Causes inhabituelles de troubles de la marche
|Published in||Revue médicale de la Suisse romande. 2003, vol. 123, no. 1, p. 63-8|
|Abstract||Gait disorder is a common complaint in general practice, in particular in the elderly, and more than one cause frequently interact to produce various abnormalities of gait, including neurological, orthopedic, rhumatologic or ophthalmologic conditions, among others. The most frequent etiologies of gait impairment include sensory deficits, cervical myelopathy, vascular encephalopathy, parkinsonism and normal pressure hydrocephalus. In a particular individual, several of them may contribute to alter gait and, as a general rule, the treatment of these well-established conditions is generally considered difficult. Besides them, a number of rare and underrecognized neurological conditions may also produce a gait disorder as their initial, main or exclusive feature, including dopa-responsive dystonia, stiff-person syndrome, orthostatic tremor, primary progressive freezing gait and cursive epilepsy. In this review article, the clinical, therapeutic and other characteristics of these conditions are revisited and a typical illustrative case is reported for each. Since most of these conditions are responsive to specific treatments, we believe that a better knowledge of these unusual forms of gait disorder may allow general practitioners to identify them more accurately, to assess them and to improve therapeutic strategies.|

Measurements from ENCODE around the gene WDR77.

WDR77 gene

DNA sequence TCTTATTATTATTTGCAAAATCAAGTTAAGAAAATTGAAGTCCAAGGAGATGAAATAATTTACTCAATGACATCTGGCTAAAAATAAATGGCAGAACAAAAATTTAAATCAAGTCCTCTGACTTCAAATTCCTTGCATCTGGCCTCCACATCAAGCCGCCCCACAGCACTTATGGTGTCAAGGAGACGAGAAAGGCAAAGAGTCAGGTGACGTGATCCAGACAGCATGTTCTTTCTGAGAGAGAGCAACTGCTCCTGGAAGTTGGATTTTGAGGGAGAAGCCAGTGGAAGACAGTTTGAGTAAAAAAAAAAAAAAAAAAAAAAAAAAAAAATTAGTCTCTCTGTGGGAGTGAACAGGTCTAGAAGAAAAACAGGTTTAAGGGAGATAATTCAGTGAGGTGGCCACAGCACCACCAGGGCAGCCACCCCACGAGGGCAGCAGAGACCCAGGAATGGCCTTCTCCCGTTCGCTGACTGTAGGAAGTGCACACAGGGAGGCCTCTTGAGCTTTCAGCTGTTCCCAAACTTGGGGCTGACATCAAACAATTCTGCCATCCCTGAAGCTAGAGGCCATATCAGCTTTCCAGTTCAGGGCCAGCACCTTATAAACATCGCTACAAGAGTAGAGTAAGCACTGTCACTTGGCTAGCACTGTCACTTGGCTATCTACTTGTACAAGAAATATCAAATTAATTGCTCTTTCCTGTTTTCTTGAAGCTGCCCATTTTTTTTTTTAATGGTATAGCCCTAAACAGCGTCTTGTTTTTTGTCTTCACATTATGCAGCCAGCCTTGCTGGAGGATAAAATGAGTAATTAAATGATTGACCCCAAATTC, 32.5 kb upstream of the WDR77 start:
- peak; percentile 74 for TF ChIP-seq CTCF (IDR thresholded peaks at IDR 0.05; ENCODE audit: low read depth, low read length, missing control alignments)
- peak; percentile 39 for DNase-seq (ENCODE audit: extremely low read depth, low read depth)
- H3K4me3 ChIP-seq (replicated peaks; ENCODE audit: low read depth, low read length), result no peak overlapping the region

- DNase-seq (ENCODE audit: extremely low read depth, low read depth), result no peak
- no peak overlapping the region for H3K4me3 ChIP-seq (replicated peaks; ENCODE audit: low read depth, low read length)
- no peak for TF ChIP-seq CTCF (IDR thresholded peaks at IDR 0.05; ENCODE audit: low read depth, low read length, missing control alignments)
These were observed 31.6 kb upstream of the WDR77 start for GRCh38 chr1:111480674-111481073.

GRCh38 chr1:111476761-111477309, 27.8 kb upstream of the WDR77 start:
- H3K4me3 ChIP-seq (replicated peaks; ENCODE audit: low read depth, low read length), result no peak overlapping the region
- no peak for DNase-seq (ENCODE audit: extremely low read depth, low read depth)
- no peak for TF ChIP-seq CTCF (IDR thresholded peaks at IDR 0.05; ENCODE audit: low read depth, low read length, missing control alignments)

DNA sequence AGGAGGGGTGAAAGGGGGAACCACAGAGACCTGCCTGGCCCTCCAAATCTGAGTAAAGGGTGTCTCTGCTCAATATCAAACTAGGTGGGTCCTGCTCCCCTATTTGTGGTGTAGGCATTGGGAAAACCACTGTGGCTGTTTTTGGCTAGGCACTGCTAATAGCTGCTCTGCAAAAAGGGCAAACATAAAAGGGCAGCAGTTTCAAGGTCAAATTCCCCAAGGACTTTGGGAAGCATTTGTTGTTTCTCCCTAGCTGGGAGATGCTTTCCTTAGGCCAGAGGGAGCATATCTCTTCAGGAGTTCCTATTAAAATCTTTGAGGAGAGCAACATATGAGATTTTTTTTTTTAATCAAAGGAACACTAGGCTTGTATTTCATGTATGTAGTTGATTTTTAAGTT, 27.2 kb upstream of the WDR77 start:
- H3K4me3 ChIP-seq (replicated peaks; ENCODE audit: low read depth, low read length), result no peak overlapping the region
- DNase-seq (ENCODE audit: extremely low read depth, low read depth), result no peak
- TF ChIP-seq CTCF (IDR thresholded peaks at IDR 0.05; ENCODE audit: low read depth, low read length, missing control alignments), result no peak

|Keywords||Adult — Aged — Dystonia/etiology — Epilepsy, Reflex/etiology — Female — Gait Disorders, Neurologic/etiology — Humans — Male — Middle Aged — Stiff-Person Syndrome/etiology — Tremor/etiology|
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|Research group||Chirurgie orthopédique et traumatologique (98)|
|BURKHARD, Pierre et al. Causes inhabituelles de troubles de la marche. In: Revue médicale de la Suisse romande, 2003, vol. 123, n° 1, p. 63-8. https://archive-ouverte.unige.ch/unige:45746|